Terps Look for Some Respect with Rodney Dangerfield


Rodney Dangerfield wants YOU to support Maryland football. Photo Credit: On Wisconsin Magazine.
Rodney Dangerfield wants YOU to support Maryland football. Photo Credit: On Wisconsin Magazine.

In 1981, the Terrapins got no respect. As one reporter from the Washington Post put it, the football team was “so dull, you look up dull in the dictionary and there’s their team picture…the only pass they’ve thrown in three years, the girl slapped the quarterback.” Despite traveling to seven bowl games and having eight winning seasons in the previous nine years under Coach Jerry Claiborne, the Terps never received the same respect as other football powerhouses in the country.

Though Maryland basketball fared better than their fellow Terps on the gridiron, they still had to compete with Georgetown and Navy home games and a wide variety of other entertainment options in Washington, D.C., and Baltimore for ticket sales. The athletic department especially felt like they were missing out on potential fans in the Baltimore area. “There are almost 86,000 alumni members in the area that we’ve turned our backs on,” said one athletic department official.

The solution to Maryland’s ticket booth woes? Hiring the one person with even less respect than the Terps: comedian Rodney Dangerfield. Dangerfield, known for playing the obnoxious golfer Al Czervik in Caddyshack, was at the height of his career in the early 1980s, and the Athletic Department paid handsomely for Dangerfield’s fame, shelling out close to $40,000 for the star to film two commercials with Claiborne and basketball coach Lefty Driesell.

On July 14, 1981, Dangerfield arrived on campus and first made a visit to Claiborne in Byrd Stadium. Claiborne, a better coach than he was an actor, reportedly could only remember the lines to old Coke commercials he had done in the past, responding to Dangerfield’s pleas for respect with “Why don’t you have a Coke? I think I’ll have one myself…” After a few takes, the 30-second commercial was finally finished. Unfortunately, we can’t find any copies of the original commercial, but the Washington Post accounts of the filming include a brief transcript:

Dangerfield: “Hey Jerry, you and your guys, you get respect all over. How do you do it, eh? Because I don’t get any respect at all. My twin brother, he forgot my birthday.”

Claiborne, hefting a football: “Well Rodney, we get respect with seven bowls in eight seasons, national rankings, er…”

Dangerfield: “Jerry, move it along, will ya? I hope your guys run faster than you talk.”

Claiborne, plowing ahead : “And it’s a super season we got started.”

Dangerfield, to the camera: “Well, show some respect, Call today for your Terrapin football season tickets. (Tugging at his tie now.) Hey, Jerry, how about some free passes.”

Straight Arrow Jerry: “Nooo way.”


Looks like Dangerfield is getting some respect, and a few laughs, from Claiborne.
Looks like Dangerfield got some respect, and a few laughs, from Claiborne.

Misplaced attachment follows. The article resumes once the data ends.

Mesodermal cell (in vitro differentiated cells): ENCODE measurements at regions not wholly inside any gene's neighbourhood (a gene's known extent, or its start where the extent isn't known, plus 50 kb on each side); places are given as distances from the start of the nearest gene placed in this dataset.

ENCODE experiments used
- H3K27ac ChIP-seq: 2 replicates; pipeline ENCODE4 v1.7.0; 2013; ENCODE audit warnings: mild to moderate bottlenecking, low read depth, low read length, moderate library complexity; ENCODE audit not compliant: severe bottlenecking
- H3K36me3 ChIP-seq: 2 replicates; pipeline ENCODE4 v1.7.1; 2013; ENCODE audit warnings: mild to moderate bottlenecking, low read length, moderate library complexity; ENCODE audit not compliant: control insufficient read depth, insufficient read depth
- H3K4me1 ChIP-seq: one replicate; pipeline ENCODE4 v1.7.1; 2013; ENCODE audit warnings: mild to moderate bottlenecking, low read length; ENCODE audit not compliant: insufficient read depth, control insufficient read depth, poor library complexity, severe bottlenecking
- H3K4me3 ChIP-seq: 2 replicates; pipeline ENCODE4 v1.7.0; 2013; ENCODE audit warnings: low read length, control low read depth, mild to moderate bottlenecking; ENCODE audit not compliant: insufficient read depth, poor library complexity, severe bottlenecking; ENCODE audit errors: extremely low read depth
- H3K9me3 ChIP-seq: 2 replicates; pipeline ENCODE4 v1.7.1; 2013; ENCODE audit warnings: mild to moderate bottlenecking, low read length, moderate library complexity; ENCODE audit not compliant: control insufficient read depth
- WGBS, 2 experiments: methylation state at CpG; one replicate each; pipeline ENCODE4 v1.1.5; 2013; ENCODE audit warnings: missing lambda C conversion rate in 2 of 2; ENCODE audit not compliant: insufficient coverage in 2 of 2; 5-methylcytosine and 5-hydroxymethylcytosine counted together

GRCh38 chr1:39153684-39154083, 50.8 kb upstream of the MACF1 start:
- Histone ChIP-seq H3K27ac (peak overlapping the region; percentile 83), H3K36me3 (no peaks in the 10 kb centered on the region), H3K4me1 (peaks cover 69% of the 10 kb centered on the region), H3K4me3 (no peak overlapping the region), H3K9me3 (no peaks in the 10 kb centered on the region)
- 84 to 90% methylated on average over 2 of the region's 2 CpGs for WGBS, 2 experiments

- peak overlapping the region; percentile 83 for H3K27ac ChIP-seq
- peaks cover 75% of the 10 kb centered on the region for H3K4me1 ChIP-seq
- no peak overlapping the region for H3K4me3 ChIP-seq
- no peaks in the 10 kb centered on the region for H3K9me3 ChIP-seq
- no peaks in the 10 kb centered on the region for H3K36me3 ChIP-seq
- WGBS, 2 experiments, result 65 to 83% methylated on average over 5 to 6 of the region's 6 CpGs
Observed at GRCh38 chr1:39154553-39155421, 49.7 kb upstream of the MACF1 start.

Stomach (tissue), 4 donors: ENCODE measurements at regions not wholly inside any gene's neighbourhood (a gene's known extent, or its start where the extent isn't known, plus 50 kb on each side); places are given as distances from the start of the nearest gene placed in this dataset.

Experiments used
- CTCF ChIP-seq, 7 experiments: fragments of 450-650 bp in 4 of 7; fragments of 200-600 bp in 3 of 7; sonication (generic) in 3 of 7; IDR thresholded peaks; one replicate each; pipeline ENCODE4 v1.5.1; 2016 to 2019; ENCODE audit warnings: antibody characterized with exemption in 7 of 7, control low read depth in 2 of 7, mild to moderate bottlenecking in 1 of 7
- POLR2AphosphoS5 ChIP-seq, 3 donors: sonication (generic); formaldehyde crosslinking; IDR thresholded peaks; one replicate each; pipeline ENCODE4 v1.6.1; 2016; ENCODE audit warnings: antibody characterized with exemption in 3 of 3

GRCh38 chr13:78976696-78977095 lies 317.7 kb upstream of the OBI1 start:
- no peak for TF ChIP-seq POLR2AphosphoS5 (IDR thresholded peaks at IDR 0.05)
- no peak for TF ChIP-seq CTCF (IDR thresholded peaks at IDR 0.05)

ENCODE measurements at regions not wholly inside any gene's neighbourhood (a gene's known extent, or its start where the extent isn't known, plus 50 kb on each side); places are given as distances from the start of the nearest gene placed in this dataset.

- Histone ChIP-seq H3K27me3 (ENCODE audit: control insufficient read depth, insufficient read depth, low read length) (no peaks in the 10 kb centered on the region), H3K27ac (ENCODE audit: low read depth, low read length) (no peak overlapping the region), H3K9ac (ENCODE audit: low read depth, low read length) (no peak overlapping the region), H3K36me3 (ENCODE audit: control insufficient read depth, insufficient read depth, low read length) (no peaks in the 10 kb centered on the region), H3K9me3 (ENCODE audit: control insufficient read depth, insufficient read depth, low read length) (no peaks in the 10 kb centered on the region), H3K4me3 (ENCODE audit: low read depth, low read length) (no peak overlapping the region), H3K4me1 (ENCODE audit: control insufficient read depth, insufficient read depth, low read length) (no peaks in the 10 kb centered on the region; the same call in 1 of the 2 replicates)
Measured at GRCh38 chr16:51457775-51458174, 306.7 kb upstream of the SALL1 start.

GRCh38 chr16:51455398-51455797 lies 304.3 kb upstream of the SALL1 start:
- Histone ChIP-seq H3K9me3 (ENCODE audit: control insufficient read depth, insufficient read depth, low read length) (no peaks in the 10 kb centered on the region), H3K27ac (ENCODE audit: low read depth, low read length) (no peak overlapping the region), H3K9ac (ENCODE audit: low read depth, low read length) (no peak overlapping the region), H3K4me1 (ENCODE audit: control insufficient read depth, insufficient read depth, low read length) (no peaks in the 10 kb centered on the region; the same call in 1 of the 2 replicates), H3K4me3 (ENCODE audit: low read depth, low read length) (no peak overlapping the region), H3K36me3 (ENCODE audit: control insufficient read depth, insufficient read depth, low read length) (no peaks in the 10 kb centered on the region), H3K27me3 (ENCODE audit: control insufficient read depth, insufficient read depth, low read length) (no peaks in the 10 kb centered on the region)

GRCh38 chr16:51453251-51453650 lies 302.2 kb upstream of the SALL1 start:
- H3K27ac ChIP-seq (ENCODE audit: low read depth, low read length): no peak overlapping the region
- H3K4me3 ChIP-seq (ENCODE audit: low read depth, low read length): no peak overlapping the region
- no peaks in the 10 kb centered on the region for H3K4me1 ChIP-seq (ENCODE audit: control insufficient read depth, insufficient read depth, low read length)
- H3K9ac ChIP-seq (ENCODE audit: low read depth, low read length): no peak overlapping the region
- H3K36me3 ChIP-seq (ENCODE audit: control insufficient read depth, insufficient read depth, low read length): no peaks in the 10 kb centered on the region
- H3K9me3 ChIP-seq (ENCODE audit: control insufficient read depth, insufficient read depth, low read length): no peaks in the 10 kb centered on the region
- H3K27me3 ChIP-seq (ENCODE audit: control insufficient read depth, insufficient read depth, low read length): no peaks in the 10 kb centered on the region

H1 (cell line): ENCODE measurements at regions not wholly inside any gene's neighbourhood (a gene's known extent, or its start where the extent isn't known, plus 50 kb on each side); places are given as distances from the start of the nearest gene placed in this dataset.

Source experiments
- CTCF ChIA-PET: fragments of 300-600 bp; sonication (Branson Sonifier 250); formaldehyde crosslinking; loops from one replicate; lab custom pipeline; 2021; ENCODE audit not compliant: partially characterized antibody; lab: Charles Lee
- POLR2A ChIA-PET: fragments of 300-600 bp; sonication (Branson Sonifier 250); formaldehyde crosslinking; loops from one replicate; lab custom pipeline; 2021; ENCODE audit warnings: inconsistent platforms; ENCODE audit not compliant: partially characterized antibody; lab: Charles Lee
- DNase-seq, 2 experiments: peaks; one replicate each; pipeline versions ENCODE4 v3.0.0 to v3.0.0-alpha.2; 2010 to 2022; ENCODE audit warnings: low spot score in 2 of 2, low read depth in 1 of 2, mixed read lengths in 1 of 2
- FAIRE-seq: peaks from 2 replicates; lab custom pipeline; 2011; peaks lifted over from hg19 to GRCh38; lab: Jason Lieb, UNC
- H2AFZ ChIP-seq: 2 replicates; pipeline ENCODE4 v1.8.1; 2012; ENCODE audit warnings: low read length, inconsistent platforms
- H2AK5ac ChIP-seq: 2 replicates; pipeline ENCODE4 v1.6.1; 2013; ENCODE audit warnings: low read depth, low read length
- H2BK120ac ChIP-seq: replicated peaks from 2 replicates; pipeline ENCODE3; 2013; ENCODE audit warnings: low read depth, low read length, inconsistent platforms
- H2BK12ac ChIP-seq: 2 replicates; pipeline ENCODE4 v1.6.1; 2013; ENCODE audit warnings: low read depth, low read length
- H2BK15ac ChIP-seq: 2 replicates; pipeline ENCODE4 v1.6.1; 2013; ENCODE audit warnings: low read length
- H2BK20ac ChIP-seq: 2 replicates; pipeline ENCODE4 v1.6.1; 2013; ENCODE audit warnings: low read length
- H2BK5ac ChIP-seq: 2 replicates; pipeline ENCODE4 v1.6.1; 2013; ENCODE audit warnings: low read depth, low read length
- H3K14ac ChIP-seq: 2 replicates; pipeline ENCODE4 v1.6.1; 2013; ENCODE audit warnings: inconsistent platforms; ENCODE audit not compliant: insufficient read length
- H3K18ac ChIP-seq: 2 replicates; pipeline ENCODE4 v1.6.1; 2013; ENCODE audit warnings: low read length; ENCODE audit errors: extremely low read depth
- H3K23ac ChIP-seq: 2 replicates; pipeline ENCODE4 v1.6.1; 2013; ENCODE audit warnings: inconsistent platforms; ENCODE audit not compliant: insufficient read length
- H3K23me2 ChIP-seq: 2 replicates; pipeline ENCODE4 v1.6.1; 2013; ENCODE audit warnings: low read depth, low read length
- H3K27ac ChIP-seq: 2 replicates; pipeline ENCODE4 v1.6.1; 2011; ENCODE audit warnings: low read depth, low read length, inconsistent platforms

Next, Dangerfield made his way over to Cole Field House, where he was met by Driesell, who was ready to match wits with the comic. Changing out of the suit he wore at Byrd Stadium, Dangerfield arrived in over-sized gym shorts and a red Maryland basketball T-shirt, with a big red tie around his neck. Though the Athletic Department wrote the script for both performers, in the commercial, Dangerfield and Driesell added their own lines to make for a much funnier commercial. Again here’s the account from the Washington Post:

Driesell:  “We’re sold out of season tickets. But we got tickets to St. Peter’s, LIU, Ohio U., George Mason…”

Dangerfield: “Hey, don’t you ever stop for a comma? Hey, by the way, you need a new center. How about using me in the team?”

Driesell: “Sure. Have these back by game time.”

Driesell throws a bunch of towels at Dangerfield.

Dangerfield: “Very funny. And where do you get those haircuts with the hole in the middle?”

Commercial ends with Driesell stomping off camera.


According to a Diamondback reporter on the scene, when Dangerfield made his haircut joke, Driesell and the rest of the crowd watching laughed so hard that it ruined a few commercial takes!

Whether Dangerfield’s antics at Byrd Stadium and Cole Field House actually gained the Terps some respect and a boost in ticket sales is a little uncertain. That fall, when Terps football had its first losing season in ten years, attendance at home dropped at home by about 90,000 fans. 1981 would also be Claiborne’s last year for the Terps, as he departed to coach for Kentucky at the end of the season. Basketball didn’t fare much better that year either. After a 16-13 record (down from the previous season’s record of 21-10), total attendance was down in Cole Field House by close to 40,000 fans.


To see a copy of the Diamondback’s July 16, 1981 article on Dangerfield’s visit, click here:

Cole Goes Commercial

To see a list of attendance records at Byrd Stadium, click here:


To see a digitized copy of the 1981-1982 Men’s Basketball Media Guide, click here:



Do you know where a copy of Dangerfield’s commercials with Jerry Claiborne or Lefty Driesell are? Let us know!


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